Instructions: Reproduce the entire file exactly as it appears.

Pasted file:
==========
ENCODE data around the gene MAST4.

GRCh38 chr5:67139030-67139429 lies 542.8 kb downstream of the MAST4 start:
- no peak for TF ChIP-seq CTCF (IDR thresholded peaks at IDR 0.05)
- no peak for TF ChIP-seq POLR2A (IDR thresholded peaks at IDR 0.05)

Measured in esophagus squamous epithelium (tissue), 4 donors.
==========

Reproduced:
ENCODE data around the gene MAST4.

GRCh38 chr5:67139030-67139429 lies 542.8 kb downstream of the MAST4 start:
- no peak for TF ChIP-seq CTCF (IDR thresholded peaks at IDR 0.05)
- no peak for TF ChIP-seq POLR2A (IDR thresholded peaks at IDR 0.05)

Measured in esophagus squamous epithelium (tissue), 4 donors.